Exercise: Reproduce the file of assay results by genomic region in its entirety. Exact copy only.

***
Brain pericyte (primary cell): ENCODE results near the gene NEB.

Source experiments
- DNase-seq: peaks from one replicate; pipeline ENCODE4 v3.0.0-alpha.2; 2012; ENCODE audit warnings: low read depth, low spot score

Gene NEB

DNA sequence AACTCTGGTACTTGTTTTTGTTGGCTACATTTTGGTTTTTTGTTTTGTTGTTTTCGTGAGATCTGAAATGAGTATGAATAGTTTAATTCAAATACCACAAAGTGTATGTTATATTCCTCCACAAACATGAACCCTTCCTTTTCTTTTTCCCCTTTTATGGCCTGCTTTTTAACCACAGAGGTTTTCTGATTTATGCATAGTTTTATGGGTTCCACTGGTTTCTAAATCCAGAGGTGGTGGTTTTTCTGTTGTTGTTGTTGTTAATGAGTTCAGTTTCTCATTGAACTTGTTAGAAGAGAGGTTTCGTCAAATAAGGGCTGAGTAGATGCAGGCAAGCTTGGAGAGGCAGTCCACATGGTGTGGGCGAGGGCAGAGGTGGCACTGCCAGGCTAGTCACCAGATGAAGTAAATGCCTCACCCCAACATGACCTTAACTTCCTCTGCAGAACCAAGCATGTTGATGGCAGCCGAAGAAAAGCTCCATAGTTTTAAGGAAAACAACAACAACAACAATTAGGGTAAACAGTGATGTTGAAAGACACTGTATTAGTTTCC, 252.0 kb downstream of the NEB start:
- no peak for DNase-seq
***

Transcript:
Brain pericyte (primary cell): ENCODE results near the gene NEB.

Source experiments
- DNase-seq: peaks from one replicate; pipeline ENCODE4 v3.0.0-alpha.2; 2012; ENCODE audit warnings: low read depth, low spot score

Gene NEB

DNA sequence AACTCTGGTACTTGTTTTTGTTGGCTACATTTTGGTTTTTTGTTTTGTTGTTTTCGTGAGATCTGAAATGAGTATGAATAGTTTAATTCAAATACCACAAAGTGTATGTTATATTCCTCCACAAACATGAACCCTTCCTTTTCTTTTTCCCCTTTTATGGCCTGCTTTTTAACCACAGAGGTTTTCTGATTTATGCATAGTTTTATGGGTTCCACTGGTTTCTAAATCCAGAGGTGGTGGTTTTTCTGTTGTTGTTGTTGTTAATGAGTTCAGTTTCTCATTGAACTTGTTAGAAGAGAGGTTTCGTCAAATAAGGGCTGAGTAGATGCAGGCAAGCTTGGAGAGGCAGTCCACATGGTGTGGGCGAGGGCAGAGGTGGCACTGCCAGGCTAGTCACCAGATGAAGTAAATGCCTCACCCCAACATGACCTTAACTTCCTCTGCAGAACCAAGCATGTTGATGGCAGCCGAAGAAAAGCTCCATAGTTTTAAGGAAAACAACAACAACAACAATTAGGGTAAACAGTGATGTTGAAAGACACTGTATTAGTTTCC, 252.0 kb downstream of the NEB start:
- no peak for DNase-seq